So he saw that the world didn't take that seriously. The next point was that Ethiopia was committing acts of aggression. Well, there are acts of aggression going on all the time on the borders of such countries as the countries in Africa where people do not know exactly where the border lies and the point Mussolini now emphasized was the trouble that arose last December in Wal Wal. He said, "At Wal Wal, Ethiopia committed an act of aggression on us."
Now, in that conflict last December, 70 Italians were killed and 300 Abyssinians were killed. Now, one would have thought that Italy might have been satisfied with that. Only 70 Italians and 300 Abyssinians. But they were not. Mussolini wanted to use that as a good point. He said, "Now, we will. prove that Abyssinia is the aggressor." The League of Nations said, "All right. We will try that," and they appointed a committee, after three or four months had gone by. In June they appointed a Committee and that Committee said, "Naturally, the first thing we have to do is to establish where Wal Wal is. If Wal Wal is in Ethiopia, the Italian soldiers had no business over there. If Wal Wal is in Italian Somaliland, then the Ethiopians had no business there."
Do you know what Mussolini did? He said, "We won't discuss that question," and everybody knows that Wal Wal is at least sixty miles within the Abyssinian boundary. Well, the League, as always, was easy and nice. The League says, "We can't do anything but be nice to you, so as not to drive you out of the League.
We will discuss the question of the aggressor. Who was the aggressor at Wal Wal?" They appointed an extra man, a wily Greek and he came to the conclusion that no one was the aggressor, so of course there was and argument there at all.
Now, Mussolini said, "All right. Abyssinia is a savage country and shouldn't belong to the League of Nations anyhow." That was the next argument. Now, how foolish is that, because Italy was the very country that insisted that Abyssinia be accepted as a member of the League of Nations and England headed the other party in the League of Nations against Ethiopia being accepted as a member of the League of Nations. He said, "Will you please sanction war with Ethiopia?" But that is against the agreement of the Kellog Pact, that one member of the League of Nations should not make war on another member of the League of Nations.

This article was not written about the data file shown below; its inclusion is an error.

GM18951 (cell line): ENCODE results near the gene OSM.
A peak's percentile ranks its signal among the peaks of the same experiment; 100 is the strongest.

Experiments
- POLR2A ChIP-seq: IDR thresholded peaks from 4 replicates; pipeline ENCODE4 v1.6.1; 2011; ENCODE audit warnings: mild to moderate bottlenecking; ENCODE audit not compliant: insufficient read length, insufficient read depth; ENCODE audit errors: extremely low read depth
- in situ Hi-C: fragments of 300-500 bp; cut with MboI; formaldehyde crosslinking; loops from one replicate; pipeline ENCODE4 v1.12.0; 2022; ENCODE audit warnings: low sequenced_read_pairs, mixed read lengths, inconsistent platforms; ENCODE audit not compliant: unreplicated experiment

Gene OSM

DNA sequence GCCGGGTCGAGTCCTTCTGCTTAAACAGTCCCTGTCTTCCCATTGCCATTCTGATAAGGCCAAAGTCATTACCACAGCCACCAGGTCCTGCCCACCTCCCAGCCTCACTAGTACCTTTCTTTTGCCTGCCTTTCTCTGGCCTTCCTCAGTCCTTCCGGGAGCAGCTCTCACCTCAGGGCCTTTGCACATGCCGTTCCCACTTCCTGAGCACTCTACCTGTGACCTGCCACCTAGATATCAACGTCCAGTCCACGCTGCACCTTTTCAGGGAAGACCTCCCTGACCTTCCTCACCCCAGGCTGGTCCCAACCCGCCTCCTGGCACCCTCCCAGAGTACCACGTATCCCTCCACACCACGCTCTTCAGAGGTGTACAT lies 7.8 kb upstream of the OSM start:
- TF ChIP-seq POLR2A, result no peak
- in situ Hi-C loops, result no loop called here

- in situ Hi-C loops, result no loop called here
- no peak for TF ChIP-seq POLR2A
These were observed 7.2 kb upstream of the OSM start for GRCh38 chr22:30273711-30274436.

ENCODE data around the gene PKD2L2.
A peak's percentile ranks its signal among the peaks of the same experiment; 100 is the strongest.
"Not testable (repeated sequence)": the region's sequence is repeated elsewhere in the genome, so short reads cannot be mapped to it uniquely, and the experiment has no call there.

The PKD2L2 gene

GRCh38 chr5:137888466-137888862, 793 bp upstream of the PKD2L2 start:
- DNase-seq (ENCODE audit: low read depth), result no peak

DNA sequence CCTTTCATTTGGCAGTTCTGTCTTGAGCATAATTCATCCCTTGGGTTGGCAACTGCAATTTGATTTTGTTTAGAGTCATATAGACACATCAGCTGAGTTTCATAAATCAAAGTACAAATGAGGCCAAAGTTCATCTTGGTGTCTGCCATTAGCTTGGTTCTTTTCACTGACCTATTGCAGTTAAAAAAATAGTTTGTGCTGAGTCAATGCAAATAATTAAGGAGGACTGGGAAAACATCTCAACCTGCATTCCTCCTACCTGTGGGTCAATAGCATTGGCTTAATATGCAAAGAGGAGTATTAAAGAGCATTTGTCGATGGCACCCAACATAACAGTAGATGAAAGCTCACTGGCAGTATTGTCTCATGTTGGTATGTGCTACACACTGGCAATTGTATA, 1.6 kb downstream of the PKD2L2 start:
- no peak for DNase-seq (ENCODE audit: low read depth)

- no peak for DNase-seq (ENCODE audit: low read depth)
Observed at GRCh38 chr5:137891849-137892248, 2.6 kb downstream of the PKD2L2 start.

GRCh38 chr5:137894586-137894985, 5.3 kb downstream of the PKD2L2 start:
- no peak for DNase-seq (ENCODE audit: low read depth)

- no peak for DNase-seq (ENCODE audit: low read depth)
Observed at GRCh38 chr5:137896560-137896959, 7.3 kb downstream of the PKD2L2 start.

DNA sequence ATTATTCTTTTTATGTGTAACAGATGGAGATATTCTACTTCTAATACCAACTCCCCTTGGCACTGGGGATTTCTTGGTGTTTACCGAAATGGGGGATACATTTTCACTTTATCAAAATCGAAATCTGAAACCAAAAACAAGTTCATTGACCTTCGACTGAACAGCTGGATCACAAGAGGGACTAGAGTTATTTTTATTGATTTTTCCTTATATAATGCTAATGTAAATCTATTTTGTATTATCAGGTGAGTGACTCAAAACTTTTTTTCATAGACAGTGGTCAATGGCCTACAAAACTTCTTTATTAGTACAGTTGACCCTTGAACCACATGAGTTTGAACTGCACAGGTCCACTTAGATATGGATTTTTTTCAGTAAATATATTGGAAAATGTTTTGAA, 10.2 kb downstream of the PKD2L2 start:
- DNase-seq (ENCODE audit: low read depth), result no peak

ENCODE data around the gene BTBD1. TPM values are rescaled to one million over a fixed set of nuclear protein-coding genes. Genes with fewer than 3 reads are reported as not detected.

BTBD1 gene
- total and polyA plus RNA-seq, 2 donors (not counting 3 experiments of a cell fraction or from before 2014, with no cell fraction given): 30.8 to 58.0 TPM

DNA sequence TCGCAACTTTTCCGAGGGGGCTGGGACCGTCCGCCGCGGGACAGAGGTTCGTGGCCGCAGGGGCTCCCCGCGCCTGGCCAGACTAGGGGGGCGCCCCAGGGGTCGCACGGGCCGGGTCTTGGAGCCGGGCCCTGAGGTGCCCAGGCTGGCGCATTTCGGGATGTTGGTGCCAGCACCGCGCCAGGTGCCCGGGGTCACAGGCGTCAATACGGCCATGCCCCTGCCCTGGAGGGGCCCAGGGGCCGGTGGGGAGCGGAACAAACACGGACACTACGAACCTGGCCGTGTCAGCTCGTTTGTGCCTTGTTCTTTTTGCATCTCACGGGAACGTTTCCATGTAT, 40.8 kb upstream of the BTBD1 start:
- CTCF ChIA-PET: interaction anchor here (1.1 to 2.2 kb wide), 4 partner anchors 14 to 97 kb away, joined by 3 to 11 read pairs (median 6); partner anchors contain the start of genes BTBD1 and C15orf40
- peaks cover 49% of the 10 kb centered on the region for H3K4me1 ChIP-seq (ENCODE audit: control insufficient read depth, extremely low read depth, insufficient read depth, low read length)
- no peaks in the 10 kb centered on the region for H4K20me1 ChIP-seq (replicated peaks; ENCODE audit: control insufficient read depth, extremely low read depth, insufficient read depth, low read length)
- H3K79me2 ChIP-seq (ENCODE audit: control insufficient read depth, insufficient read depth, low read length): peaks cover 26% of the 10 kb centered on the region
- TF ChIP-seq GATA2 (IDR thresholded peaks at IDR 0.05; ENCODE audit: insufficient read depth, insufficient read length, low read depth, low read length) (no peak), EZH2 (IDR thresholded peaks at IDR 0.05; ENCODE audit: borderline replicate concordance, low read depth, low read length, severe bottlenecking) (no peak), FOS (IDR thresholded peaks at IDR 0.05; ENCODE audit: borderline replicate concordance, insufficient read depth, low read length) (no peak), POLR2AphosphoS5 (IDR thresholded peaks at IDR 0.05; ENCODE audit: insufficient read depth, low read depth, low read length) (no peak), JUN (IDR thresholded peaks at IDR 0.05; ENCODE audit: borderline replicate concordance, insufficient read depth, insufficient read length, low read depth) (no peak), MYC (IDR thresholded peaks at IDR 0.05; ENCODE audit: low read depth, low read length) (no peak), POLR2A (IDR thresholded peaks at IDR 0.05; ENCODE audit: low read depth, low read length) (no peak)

So that is the way he stood. Now, really what Mussolini counted upon was the League. He counted upon the League being the League, as it always had been the League-talking and doing nothing. He thought by the time the League finished talking he would be through with Ethiopia, but he counted without taking into consideration others interested in the situation at this time. The other nation interested in this problem is Great Britain. Now, undoubtedly, Great Britain had selfish reasons. No doubt she did. All nations are selfish, as individuals are selfish and always will be selfish. Great Britain was interested naturally in the sources of the Nile. She was interested in the way to India. She was interested in the question of Egypt and many other questions, but it was so evident to England that here was a clear cut question of right and wrong, of moral right and wrong, of Ethiopia having done no offence, not desiring war and the other country desiring to conquer this country, that she began to do her best to get Italy to try to consider this thing with reason and see what they could give to pacify Mussolini. She was willing to give him another strip of British Somaliland. Mussolini turned that down. He said, "I am not collecting deserts." So nothing was done there.
Well, now Great Britain began to talk about sanctions. She said if we can't do anything we may have to apply sanctions and immediately you remember the storm of protest and abuse of England in the Italian press, "If England wants war she can have it." So things looked rather serious for Great Britain. Not only was there a storm of protest, but Mussolini being a man of action as well as words sent 30,000 troops to Eastern Libya on the border of Egypt. Well, immediately Great Britain sent the fleet out to the Mediterranean. That rather worried Mussolini for a short time. He began immediately to enquire, "Why is the fleet there?" Great Britain said, "The fleet is here not to impose or enforce any sanctions; the fleet is here for defensive purposes and there will be no enforcement of sanctions by Great Britain alone. Such enforcement of sanctions must be collective by all members of the League," Mussolini was assured. Mussolini's position was that if military sanctions weren't applied he could get along with the other things.